Two students chose the Heideveld Community Health Clinic, a government run facility. We arrived at a crowded clinic and passed through the metal detector. We saw many waiting to receive care in several different areas. Loyiso, our placement coordinator, had informed us that people arrive early in the morning to be triaged, receiving a green, yellow, orange, or red code, indicating the severity of their needs. Those coded as green may not get seen in the course of the day. Unfortunately, the site supervisor for our students is out this week, and the day was not productive. Loyiso will be there tomorrow to address the students’ learning objectives, and if it seems they will not be met, they will likely move to Ihata. I appreciate our students’ flexibility, as well as those on the ground working on our behalf.

We are in good hands here and being well looked after by our host agency, VACorps. Thanks for following along!

 

Warm Wednesday

Wednesday was our warmest day so far (upper 60s) with lots of sunshine. I even got to sit on a sunny bench at Trinity and read for about an hour! It also was fun to watch the people and magpies around New Square, the green in front of our apartment.

The four of us ventured out after a late breakfast to walk to Christ Church Cathedral, about 15 minutes from Trinity. I had read that you can pay one entrance fee for both the cathedral and “Dublinia,” which is a Viking and Medieval Dublin experiential type of attraction next door, so that’s what we did.

The cathedral was quite impressive; Jackson had learned about that type of architecture, so it was neat to have him add to the conversation (can’t wait till he sees Notre Dame!). I especially liked the stained glass windows, particularly a room with various saints, including Patrick (of course). The tree of Jesse is depicted in the large window grouping at the end of the cathedral; it was spectacular to behold. Jackson and I lit a candle of remembrance for Uncle Bruce in a reflection room. After we saw all the features, including the spiral stairs up to the impressive organ, we headed downstairs to the crypt. It was kind of spooky between the below-ground dungeon feel and knowing there were bodies in the walls. It was good to get back into the sunshine. 🙂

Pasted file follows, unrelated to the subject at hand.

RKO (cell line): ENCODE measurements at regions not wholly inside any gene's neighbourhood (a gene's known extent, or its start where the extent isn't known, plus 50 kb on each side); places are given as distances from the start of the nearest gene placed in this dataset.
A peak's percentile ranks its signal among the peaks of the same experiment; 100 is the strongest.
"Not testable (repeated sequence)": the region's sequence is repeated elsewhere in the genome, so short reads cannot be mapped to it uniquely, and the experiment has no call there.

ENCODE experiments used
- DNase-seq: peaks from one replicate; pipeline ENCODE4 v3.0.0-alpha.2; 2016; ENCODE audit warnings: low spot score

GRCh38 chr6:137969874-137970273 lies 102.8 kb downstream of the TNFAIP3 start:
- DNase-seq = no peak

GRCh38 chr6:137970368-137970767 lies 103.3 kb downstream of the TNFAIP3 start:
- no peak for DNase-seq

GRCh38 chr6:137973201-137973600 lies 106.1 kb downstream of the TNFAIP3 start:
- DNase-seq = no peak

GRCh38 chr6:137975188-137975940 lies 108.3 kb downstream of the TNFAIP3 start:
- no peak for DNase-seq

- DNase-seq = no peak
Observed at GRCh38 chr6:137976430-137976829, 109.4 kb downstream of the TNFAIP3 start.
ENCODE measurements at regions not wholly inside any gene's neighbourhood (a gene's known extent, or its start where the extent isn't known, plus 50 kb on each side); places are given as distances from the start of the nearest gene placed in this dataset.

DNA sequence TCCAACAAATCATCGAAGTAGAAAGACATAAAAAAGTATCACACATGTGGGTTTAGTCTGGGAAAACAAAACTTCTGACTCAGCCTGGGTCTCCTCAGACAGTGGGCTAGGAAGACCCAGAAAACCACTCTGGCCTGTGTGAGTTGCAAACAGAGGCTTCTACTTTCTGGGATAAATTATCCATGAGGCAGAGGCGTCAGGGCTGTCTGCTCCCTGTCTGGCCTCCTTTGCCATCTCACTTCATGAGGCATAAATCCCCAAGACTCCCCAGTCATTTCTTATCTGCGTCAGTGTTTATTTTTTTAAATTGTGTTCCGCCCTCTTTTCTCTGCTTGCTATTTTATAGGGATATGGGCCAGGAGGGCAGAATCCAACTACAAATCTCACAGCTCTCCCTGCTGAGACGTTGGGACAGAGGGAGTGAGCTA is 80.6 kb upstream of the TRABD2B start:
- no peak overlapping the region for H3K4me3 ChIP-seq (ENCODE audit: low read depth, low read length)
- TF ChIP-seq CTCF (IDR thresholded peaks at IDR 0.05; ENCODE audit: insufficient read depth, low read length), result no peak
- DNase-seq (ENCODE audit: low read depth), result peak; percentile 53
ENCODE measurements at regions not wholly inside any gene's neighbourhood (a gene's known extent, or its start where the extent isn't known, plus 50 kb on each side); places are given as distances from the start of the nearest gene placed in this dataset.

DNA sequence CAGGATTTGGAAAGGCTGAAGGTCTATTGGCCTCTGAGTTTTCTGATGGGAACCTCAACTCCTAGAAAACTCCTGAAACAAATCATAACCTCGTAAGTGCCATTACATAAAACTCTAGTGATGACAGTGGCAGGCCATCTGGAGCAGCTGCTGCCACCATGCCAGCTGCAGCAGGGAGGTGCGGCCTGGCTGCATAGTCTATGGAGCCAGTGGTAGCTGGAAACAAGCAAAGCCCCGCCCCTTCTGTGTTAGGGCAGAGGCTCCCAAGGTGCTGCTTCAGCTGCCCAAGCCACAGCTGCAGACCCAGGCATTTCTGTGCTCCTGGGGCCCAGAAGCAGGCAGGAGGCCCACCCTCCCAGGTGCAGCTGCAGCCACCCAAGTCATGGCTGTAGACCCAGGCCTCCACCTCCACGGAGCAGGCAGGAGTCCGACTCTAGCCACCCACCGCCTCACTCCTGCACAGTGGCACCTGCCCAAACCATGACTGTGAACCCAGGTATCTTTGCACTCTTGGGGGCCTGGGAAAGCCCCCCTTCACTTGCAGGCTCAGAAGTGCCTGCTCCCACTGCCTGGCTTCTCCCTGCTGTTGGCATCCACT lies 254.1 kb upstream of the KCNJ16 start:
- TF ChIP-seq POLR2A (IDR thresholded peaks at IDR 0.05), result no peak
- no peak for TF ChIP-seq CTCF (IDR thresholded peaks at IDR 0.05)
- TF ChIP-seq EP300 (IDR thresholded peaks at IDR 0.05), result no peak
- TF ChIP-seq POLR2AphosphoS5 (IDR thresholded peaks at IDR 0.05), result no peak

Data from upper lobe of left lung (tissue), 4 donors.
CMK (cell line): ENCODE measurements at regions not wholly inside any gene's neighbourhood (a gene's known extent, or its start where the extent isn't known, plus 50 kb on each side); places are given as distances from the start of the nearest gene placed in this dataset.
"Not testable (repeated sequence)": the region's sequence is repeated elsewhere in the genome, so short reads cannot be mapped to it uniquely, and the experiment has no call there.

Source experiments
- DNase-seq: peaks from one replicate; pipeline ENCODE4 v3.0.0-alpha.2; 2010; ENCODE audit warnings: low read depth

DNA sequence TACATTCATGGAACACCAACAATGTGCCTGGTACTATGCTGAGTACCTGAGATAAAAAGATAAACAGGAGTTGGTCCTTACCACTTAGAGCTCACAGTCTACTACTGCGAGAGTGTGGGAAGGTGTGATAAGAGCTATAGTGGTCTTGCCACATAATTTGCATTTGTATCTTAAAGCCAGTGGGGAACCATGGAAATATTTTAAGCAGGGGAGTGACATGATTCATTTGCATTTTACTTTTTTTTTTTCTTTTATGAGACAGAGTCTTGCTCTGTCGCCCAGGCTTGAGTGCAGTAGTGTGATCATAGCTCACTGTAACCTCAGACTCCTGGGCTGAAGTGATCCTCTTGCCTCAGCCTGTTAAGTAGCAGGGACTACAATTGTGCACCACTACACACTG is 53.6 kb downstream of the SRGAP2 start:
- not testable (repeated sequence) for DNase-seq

Dublinia was next…you enter what looks like a Viking ship to begin the story of how Vikings invaded what is now Dublin (settled in 841). We learned lots about Vikings’ customs, weapons, houses, trading practices, etc. A highlight was going inside a typical Viking home and imagining what it would have been like to live back then. The portrayal of a Viking bathroom was humorous, complete with sound effects. Did you know moss was the toilet paper of the Viking world? And, Vikings didn’t actually have horns in their helmets – who knew?!

The next level focused on Medieval Dublin and what it was like to live in that time. Again, not an easy way of life. The traditional home was more advanced and there were interesting discoveries that had been made, but living conditions were hard and death rates were high. The final part of Dublinia was an exhibit about archaeology and how discoveries are made through hard work, patience, and science. It was quite interesting and I think we all departed thankful that we had spent the time and money on our excursion.

We walked back to Trinity, stopping for lunch at Pizza Hut on the way. The rest of the day was spent reading, playing games, and hanging out with our students. Reed held a session for the seminar he is teaching while here: Cultural & Political Psychology through the Lenses of Self & U2. It is a very interesting combination of Irish history, intergroup conflict, and application to self. They have been at their service placements for two days and they are good overall. Hannah is volunteering at a watersports school working with (adorable Irish!) children. Jamieson is serving at a facility for intellectually impaired individuals (complete with cat!). Jamie and Kayla are at a rehab & residential setting for people with brain dysfunction (zoo field trip next week!). We will visit their placements so we can get a better sense of what they’re doing. The students are seeking out a lot of additional cultural experiences…they are truly taking full advantage of their time here! As one of the students eloquently put it, “Dublin, I love you.”

Tomorrow morning I will head to the airport fairly early to fetch my parents. We are very much looking forward to their arrival and hope their journey is a smooth one. Tomorrow night we get to see “Riverdance” at the Gaiety Theatre; something I have been waiting for with great anticipation! Hopefully Reed and Jackson will be pleasantly surprised. 🙂